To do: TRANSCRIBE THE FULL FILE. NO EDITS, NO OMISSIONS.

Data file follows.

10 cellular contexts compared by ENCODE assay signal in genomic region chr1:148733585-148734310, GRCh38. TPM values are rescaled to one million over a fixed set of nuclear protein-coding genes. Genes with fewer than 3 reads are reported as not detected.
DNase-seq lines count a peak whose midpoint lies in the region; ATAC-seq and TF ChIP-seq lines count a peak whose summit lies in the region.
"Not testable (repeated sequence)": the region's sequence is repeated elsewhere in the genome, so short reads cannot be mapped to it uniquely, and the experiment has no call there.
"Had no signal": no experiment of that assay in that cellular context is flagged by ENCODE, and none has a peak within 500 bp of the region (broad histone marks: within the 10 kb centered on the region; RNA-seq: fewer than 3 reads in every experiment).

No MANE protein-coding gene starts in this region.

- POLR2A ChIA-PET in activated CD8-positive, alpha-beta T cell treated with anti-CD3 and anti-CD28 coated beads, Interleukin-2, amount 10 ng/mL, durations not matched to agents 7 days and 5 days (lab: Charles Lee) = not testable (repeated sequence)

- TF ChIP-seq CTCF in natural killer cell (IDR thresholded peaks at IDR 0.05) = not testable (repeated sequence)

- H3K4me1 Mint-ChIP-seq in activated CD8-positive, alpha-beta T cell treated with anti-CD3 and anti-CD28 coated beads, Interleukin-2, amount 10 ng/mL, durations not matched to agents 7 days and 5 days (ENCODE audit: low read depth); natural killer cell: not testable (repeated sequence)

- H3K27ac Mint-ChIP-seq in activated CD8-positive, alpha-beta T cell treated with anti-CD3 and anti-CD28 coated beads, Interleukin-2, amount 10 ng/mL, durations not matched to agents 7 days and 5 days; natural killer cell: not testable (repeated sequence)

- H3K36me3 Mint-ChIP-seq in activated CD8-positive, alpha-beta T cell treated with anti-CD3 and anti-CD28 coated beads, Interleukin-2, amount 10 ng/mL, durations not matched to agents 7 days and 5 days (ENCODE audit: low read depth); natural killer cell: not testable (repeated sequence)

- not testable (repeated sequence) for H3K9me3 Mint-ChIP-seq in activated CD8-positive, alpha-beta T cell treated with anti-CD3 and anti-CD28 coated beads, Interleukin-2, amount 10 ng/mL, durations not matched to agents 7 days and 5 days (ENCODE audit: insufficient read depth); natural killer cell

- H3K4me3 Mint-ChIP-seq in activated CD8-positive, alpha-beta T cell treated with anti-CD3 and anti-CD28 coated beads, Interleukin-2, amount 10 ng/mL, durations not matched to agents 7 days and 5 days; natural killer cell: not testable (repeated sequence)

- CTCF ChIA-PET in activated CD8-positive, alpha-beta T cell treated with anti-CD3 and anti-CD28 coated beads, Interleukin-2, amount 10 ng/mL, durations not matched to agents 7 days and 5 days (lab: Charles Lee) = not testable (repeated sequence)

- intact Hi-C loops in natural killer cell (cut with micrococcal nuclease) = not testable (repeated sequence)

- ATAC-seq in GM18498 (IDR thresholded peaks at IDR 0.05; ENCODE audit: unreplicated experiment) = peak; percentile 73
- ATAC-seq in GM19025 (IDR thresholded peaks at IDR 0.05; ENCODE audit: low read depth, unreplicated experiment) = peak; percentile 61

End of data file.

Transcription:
10 cellular contexts compared by ENCODE assay signal in genomic region chr1:148733585-148734310, GRCh38. TPM values are rescaled to one million over a fixed set of nuclear protein-coding genes. Genes with fewer than 3 reads are reported as not detected.
DNase-seq lines count a peak whose midpoint lies in the region; ATAC-seq and TF ChIP-seq lines count a peak whose summit lies in the region.
"Not testable (repeated sequence)": the region's sequence is repeated elsewhere in the genome, so short reads cannot be mapped to it uniquely, and the experiment has no call there.
"Had no signal": no experiment of that assay in that cellular context is flagged by ENCODE, and none has a peak within 500 bp of the region (broad histone marks: within the 10 kb centered on the region; RNA-seq: fewer than 3 reads in every experiment).

No MANE protein-coding gene starts in this region.

- POLR2A ChIA-PET in activated CD8-positive, alpha-beta T cell treated with anti-CD3 and anti-CD28 coated beads, Interleukin-2, amount 10 ng/mL, durations not matched to agents 7 days and 5 days (lab: Charles Lee) = not testable (repeated sequence)

- TF ChIP-seq CTCF in natural killer cell (IDR thresholded peaks at IDR 0.05) = not testable (repeated sequence)

- H3K4me1 Mint-ChIP-seq in activated CD8-positive, alpha-beta T cell treated with anti-CD3 and anti-CD28 coated beads, Interleukin-2, amount 10 ng/mL, durations not matched to agents 7 days and 5 days (ENCODE audit: low read depth); natural killer cell: not testable (repeated sequence)

- H3K27ac Mint-ChIP-seq in activated CD8-positive, alpha-beta T cell treated with anti-CD3 and anti-CD28 coated beads, Interleukin-2, amount 10 ng/mL, durations not matched to agents 7 days and 5 days; natural killer cell: not testable (repeated sequence)

- H3K36me3 Mint-ChIP-seq in activated CD8-positive, alpha-beta T cell treated with anti-CD3 and anti-CD28 coated beads, Interleukin-2, amount 10 ng/mL, durations not matched to agents 7 days and 5 days (ENCODE audit: low read depth); natural killer cell: not testable (repeated sequence)

- not testable (repeated sequence) for H3K9me3 Mint-ChIP-seq in activated CD8-positive, alpha-beta T cell treated with anti-CD3 and anti-CD28 coated beads, Interleukin-2, amount 10 ng/mL, durations not matched to agents 7 days and 5 days (ENCODE audit: insufficient read depth); natural killer cell

- H3K4me3 Mint-ChIP-seq in activated CD8-positive, alpha-beta T cell treated with anti-CD3 and anti-CD28 coated beads, Interleukin-2, amount 10 ng/mL, durations not matched to agents 7 days and 5 days; natural killer cell: not testable (repeated sequence)

- CTCF ChIA-PET in activated CD8-positive, alpha-beta T cell treated with anti-CD3 and anti-CD28 coated beads, Interleukin-2, amount 10 ng/mL, durations not matched to agents 7 days and 5 days (lab: Charles Lee) = not testable (repeated sequence)

- intact Hi-C loops in natural killer cell (cut with micrococcal nuclease) = not testable (repeated sequence)

- ATAC-seq in GM18498 (IDR thresholded peaks at IDR 0.05; ENCODE audit: unreplicated experiment) = peak; percentile 73
- ATAC-seq in GM19025 (IDR thresholded peaks at IDR 0.05; ENCODE audit: low read depth, unreplicated experiment) = peak; percentile 61